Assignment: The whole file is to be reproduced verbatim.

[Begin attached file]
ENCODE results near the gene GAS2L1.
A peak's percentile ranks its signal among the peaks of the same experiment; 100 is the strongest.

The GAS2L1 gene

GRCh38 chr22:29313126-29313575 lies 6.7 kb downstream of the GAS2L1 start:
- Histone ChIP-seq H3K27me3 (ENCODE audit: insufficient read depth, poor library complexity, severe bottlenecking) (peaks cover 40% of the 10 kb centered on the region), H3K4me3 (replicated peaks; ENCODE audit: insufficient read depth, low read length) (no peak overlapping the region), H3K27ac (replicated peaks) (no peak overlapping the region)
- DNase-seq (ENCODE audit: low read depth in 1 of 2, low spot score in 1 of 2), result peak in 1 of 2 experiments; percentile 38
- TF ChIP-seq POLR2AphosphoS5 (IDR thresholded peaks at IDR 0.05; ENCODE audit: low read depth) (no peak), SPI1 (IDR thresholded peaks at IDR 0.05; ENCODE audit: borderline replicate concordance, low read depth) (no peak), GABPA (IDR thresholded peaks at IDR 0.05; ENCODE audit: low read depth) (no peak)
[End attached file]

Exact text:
ENCODE results near the gene GAS2L1.
A peak's percentile ranks its signal among the peaks of the same experiment; 100 is the strongest.

The GAS2L1 gene

GRCh38 chr22:29313126-29313575 lies 6.7 kb downstream of the GAS2L1 start:
- Histone ChIP-seq H3K27me3 (ENCODE audit: insufficient read depth, poor library complexity, severe bottlenecking) (peaks cover 40% of the 10 kb centered on the region), H3K4me3 (replicated peaks; ENCODE audit: insufficient read depth, low read length) (no peak overlapping the region), H3K27ac (replicated peaks) (no peak overlapping the region)
- DNase-seq (ENCODE audit: low read depth in 1 of 2, low spot score in 1 of 2), result peak in 1 of 2 experiments; percentile 38
- TF ChIP-seq POLR2AphosphoS5 (IDR thresholded peaks at IDR 0.05; ENCODE audit: low read depth) (no peak), SPI1 (IDR thresholded peaks at IDR 0.05; ENCODE audit: borderline replicate concordance, low read depth) (no peak), GABPA (IDR thresholded peaks at IDR 0.05; ENCODE audit: low read depth) (no peak)